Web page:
Brasov, Romania, with a population of 284,000, holds some outstanding sights, of which perhaps the most famous is The Black Church. The church is a stone’s throw from the open southeast corner of Piata Sfatului, the square at the heart of the historic center of this beautiful Transylvanian city.
The proud church dominates: a looming bulk, 89 meters in length and 38 meters in width, its massive roof hunched up against the pretty clock tower at the end furthest from the square. The church is open every day from 10am to 3.30pm. Built between 1385 and 1477, The Black Church is a great example of late Gothic architecture – check out the ornate decorations in the five portals around its outside. It is used by German-speaking Lutherans, and has been ever since that version of Christianity reached Brasov in 1542. Before that, it was used by German-speaking Catholics.
Officially the church of the Virgin Mary, the church gained its nickname after a fire in 1689 left only a black shell. It was nearly a century later that the building was restored, with its current interior vaulting. But it was not until a late 20th century round of restoration, which lasted three decades, that the soot was removed from the exterior, leaving the church pale brown.
The inside of the church is more delicate and airy than the hulking exterior would suggest, and contains wooden pews painted with signs representing the workers’ guilds that sat there. You can even see some parishioners’ names, with symbols of those people’s trades: locksmiths’ pistols and padlocks, weavers’ bobbins, and carpenters’ dividers.
More than 100 prayer rugs hang inside the church, adding a red warmth to the inviting atmosphere. Brasov merchants would bring these back from trips to the East, donating them to the church to thank God for bringing them back safely. Sometimes, too, rugs were seized, as a strange sort of tax, from foreign traders who passed through the city.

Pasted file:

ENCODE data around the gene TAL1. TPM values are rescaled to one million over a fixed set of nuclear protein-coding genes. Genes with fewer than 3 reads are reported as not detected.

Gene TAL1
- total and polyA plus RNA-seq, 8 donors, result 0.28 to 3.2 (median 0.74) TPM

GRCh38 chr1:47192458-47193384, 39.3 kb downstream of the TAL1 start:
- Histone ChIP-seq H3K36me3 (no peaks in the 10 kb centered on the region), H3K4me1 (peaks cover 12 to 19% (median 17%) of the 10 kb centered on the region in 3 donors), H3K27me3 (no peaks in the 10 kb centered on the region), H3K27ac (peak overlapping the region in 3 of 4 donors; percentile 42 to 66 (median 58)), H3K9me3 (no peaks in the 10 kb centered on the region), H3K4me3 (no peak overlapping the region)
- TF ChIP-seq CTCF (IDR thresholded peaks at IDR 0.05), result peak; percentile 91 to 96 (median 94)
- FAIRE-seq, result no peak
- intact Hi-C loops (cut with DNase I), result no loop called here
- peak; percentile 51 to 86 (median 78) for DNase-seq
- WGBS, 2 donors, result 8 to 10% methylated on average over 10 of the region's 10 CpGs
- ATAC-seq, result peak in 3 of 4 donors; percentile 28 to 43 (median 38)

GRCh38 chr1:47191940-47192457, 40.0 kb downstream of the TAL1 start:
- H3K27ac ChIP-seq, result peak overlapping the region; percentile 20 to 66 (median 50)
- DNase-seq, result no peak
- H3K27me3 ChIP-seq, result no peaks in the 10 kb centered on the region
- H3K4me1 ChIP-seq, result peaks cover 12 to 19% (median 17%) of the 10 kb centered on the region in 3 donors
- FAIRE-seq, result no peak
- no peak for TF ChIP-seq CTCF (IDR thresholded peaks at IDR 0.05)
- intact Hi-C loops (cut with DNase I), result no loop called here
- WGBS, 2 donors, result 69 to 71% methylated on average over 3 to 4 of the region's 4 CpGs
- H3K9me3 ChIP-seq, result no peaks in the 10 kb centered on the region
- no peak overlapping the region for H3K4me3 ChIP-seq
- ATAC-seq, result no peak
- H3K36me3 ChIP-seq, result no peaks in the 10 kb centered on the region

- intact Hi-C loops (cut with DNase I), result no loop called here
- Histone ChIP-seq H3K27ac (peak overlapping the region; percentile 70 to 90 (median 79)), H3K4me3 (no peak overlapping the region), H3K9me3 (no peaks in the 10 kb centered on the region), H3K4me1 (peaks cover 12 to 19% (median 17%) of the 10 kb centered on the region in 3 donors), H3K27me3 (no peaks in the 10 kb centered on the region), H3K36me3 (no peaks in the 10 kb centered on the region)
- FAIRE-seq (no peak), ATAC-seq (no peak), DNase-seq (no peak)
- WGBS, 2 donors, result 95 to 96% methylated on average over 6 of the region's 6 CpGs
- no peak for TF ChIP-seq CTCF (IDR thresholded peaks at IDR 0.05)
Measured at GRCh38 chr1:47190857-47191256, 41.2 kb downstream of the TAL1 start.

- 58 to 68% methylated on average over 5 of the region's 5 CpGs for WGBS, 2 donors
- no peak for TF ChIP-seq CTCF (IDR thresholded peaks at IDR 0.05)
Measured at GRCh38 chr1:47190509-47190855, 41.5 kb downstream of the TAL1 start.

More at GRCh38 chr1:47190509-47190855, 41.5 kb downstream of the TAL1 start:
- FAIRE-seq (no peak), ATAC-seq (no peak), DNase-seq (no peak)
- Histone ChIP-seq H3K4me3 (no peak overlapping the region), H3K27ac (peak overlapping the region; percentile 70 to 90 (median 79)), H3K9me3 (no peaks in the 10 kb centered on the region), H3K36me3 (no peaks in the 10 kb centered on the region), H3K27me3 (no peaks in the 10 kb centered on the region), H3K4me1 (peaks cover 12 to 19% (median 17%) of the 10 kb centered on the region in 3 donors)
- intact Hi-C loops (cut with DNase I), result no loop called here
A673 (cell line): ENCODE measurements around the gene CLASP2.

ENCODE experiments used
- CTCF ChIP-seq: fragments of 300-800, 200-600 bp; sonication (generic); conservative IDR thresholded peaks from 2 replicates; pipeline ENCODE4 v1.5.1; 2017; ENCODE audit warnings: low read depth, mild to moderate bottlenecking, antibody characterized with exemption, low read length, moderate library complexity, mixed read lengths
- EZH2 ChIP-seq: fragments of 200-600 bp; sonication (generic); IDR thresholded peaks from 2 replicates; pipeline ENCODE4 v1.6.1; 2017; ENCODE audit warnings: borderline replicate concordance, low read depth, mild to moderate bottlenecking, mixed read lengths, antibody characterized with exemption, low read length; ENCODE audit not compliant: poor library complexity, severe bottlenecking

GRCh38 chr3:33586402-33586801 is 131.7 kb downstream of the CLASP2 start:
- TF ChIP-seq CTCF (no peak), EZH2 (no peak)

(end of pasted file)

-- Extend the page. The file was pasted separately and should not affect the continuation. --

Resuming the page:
One of the oldest things in the church is the font, made from bronze by a local caster in 1450. In the middle of the church, you will find a gorgeous, stone-carved pulpit, dating from 1696. Its carvings include a figure of Moses holding his Ten Commandments, and a tree of life. On a pillar directly opposite the pulpit is a painted relief of the Brasov city emblem – the crown with the tree roots. There is also a picture of Martin Luther hanging on the pillar.
Talking of Lutheranism, in the right side-nave you can see a painting celebrating the Transylvanian reformation, which was spearheaded by Johannes Honterus. The painting shows Honterus and city councilmen, who are swearing an oath to adopt Reformation teachings, something that they did in 1543.
Honterus is further honored with the imposing bronze figure standing outside the Black Church. The statue was erected 400 years after his birth, in 1898. Honterus was actually born in Brasov, and he used the city as his base when he spread Lutheranism throughout Transylvania’s German speakers, having discovered it himself during studies in western Europe. He was influential for another reason, as well, as the creator of the first published map of Transylvania.
Written by and photos David Hill for EuropeUpClose.com
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